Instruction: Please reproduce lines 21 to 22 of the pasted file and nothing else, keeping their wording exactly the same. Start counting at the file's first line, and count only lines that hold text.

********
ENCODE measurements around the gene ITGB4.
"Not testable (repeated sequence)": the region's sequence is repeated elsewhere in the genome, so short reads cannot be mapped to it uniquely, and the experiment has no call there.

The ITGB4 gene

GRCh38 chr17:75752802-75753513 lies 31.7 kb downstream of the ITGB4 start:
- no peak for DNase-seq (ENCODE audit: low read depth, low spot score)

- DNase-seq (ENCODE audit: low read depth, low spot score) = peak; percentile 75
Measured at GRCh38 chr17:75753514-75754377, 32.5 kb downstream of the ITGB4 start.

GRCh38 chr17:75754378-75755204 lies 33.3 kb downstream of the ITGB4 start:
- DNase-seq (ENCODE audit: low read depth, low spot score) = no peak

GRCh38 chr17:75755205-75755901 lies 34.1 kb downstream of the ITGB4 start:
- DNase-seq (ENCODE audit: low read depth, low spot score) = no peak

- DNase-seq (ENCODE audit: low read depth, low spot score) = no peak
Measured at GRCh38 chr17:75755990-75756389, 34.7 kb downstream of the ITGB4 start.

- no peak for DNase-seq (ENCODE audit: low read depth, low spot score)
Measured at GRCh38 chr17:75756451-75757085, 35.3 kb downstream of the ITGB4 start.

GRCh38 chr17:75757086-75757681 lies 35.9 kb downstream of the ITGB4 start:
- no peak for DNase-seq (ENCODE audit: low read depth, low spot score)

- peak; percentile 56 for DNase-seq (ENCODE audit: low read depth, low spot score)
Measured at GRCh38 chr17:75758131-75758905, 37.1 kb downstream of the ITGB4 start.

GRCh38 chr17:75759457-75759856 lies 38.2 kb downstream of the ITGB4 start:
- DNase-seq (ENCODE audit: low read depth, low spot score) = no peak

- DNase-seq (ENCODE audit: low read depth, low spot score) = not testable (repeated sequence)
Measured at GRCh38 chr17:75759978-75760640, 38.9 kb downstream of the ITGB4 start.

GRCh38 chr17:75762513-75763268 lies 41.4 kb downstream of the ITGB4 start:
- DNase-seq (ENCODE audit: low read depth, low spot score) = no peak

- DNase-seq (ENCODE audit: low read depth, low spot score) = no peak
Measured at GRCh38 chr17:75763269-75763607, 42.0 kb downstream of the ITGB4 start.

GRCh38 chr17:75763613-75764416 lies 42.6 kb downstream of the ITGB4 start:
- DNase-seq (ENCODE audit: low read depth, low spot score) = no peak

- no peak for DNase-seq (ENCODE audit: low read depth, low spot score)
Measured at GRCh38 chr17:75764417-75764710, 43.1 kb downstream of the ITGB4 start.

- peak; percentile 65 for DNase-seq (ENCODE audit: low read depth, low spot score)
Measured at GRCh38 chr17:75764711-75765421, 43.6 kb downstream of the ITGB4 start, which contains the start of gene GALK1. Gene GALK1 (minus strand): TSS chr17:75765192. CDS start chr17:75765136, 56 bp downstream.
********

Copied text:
- DNase-seq (ENCODE audit: low read depth, low spot score) = no peak

- DNase-seq (ENCODE audit: low read depth, low spot score) = not testable (repeated sequence)